- Simon Armitage. All Points North. London: Penguin Books, 1999 .
All Points North (from which this post's title was stolen) is more phlegmatic, more impressionistic than the partisan enthusiasms of John Grundy's Northern Pride: The Very Best of Northern Architecture or Stuart Maconie's seven-eighths-brilliant Pies and Prejudice: In Search of the North. It's about the author's life in insular Yorkshire, starting in Huddersfield and then in a widening ring as he discovers the world. The book thumps with exciting (to me) placenames: Staithes, Emley Moor, Elland, Keighley, Crimble Clough, Ravenscar, Scisset, Penistone, Marsden, Bridlington, eventually across rivers and ranges to places like Rochdale, Manchester, Grimsby, and London.
Armitage is a poet by trade, and has a deep demotic feel for his native region -- which is a bit of a trademark of Northerners; they feel place more acutely than soft southerners, or suburban Americans for that matter. There sure aren't any books like this about my suburbs.
He not only has a good eye for the landscape of trains, motorways, stone walls, terraces, probation offices, and so on, but a keen awareness of the humorous truth of Northern cliche: the grimness, the self-deprecation, the amusing stupidities, the embarrassment, the attitude, the bitter wit. We get amateur theatrics, quail fighting, Alan Bennett, and this: "Inside the building, above the taps, there's a notice saying PLEASE DO NOT WASH FOOTWEAR IN THESE SINKS, signed by the Chief Technical Officer of Ryedale District Council, and above the hand-dryer there's a plaque commemorating the 1989 Loo of the Year Award, presented to Helmsley car park." That's the Britain I love most.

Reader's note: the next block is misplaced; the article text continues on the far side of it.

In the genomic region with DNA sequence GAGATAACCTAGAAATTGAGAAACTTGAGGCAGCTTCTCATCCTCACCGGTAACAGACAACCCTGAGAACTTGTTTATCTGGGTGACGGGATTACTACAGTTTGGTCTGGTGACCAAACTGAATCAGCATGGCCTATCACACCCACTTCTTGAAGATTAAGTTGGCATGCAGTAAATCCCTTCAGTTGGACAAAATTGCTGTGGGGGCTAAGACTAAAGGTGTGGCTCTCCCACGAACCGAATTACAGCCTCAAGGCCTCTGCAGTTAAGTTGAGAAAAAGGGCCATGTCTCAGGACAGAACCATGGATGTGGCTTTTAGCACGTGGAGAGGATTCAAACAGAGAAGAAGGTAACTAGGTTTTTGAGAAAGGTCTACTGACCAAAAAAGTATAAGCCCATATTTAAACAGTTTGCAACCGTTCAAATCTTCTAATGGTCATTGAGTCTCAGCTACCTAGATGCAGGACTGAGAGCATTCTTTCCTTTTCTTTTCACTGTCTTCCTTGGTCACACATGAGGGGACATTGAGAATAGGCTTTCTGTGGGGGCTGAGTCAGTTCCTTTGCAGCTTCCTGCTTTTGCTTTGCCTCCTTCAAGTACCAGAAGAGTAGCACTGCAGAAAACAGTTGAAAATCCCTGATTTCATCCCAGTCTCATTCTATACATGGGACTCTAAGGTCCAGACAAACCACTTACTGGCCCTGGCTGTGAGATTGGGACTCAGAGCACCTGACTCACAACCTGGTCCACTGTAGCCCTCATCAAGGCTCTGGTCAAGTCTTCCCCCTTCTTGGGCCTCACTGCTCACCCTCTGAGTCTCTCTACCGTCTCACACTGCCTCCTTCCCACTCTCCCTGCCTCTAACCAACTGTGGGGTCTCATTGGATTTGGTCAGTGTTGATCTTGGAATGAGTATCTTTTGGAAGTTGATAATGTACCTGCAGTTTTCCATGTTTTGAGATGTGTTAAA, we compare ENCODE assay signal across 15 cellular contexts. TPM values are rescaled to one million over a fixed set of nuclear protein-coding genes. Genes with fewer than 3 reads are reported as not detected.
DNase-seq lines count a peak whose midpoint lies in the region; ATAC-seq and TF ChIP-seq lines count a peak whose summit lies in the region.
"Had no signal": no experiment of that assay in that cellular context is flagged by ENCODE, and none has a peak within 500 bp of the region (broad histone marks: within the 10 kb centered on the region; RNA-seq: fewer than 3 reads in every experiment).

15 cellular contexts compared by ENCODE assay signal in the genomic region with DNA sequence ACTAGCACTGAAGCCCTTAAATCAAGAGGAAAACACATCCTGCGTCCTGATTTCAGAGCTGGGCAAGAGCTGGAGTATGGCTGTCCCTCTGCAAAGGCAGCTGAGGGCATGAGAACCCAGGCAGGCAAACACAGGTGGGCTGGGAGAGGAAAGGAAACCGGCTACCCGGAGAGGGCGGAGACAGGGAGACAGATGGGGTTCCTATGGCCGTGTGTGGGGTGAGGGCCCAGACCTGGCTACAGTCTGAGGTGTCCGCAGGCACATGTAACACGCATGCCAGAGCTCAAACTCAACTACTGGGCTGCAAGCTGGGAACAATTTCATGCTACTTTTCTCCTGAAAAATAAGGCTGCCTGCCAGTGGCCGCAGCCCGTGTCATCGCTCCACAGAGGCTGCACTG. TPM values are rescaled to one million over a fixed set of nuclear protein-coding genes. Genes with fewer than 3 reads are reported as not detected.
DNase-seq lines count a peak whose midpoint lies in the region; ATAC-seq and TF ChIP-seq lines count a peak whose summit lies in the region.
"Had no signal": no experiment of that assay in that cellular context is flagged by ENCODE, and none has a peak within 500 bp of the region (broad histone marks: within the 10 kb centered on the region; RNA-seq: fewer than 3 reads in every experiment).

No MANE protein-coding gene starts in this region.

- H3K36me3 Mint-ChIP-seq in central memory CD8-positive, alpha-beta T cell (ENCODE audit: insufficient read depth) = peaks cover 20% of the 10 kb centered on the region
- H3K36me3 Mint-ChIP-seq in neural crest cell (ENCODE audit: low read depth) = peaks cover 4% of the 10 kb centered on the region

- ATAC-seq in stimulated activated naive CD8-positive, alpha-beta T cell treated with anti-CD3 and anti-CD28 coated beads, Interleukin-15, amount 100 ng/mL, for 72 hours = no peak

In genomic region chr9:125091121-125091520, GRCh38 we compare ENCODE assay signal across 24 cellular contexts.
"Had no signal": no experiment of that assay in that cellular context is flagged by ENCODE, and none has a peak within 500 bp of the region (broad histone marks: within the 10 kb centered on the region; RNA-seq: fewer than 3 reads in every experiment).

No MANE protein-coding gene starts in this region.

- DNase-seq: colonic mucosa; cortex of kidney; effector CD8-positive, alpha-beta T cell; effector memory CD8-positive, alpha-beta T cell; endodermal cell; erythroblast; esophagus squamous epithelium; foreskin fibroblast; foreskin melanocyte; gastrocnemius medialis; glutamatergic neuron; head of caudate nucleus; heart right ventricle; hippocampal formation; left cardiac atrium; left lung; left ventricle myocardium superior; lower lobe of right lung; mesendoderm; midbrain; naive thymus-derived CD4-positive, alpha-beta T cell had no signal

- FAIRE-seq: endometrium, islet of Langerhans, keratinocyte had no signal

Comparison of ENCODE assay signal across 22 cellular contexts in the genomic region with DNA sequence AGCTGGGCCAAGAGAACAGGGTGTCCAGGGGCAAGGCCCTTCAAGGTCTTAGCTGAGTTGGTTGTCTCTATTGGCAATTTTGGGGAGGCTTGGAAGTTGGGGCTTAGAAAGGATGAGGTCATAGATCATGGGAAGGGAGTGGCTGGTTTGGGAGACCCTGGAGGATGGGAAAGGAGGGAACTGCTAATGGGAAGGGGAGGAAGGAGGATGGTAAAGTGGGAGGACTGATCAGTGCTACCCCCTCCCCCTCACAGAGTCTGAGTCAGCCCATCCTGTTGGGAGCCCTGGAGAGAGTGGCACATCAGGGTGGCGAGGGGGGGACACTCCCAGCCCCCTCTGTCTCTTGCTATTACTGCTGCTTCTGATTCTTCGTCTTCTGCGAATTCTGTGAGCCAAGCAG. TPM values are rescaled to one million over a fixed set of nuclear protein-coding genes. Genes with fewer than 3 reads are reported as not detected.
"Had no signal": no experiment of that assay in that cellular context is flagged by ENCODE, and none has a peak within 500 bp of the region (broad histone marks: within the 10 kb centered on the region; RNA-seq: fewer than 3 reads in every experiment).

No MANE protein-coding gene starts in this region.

On John Peel:
His comments and quips and mumblings were just as important as the music, as were his technical hitches, which included playing at least two records per night at the wrong speed, and talking at great length about somebody's new single before playing the B-side. Such cock-ups usually ended in Peel apologizing through a burst of laughter as he dragged the needle across the vinyl and flipped the record over, or cranked the turntable up to the right speed. I still can't listen to the twelve-inch version of Atmosphere by Joy Division without anticipating the moment when Ian Curtis changes gear from 33⅓ to 45 r.p.m., about three seconds into the opening line.At Headingley, watching cricket:
viii) Some bright spark on the Western Terrace shouting, 'I'm Spartacus,' followed by thirty or forty shouts of 'I'm Spartacus' as security guards try to identify the man responsible for throwing a plastic beer bottle on to the field at deep square leg.At a social-services training exercise:
ix) The spontaneous chant of, 'Three pounds an hour, you're earning three pounds an hour' to the tune of 'Guantanamera', as security guards move in to eject a man from the Western Terrace for shouting 'Fuck off you Aussie cunt' as Matthew Elliot raised his bat to the sky in celebration of his second Test century.
In an exercise designed to put us in touch with our body language, we were all invited to select a sealed envelope that contained a word describing a human emotion. Turning to the colleague on our right we then had to demonstate that emotion usuing facial gestures only. The colleague had to identify the emotion, and then it was his or her turn, and so on.During a trip to the US:
Finding the word LOVE inside your envelope, you turned to the tall shy man who'd taken the seat next to you, and in the spirit of the occasion, beamed lovingly at him, summoning up all those achingly precious moments of devotion and desire, and shutting out the image of the pale, bespectacled and bewildered man only six inches from your lips. Just at the point where you wondered if you might have to actually kiss him, he nodded his head and asked, 'Is it HATE'?
There was a moment of tense silence, before he further misinterpreted an expression of dumbfoundedness for one of agreement, and went on to announce, 'It is HATE, isn't it? I thought so.'
New York, New York. Internet, the Yorkshire Post. Robert Ancliff of Bradford was left with 'a sour taste in his mouth' when he read the note left by his milkman on his doorstep. The previous day, Mr Ancliff had typed a polite letter of complaint, asking what had happened to the extra pint of milk he had requested. The handwritten reply read: 'I did get your milk delivered. It must have been stolen, so kiss my f****** a***.' The milkman has quit without notice and has not been seen since. A company spokesman has apologized, and Mr Ancliff has been given complimentary milk for his trouble.This is a very sweet, funny book. I wish there were more like it.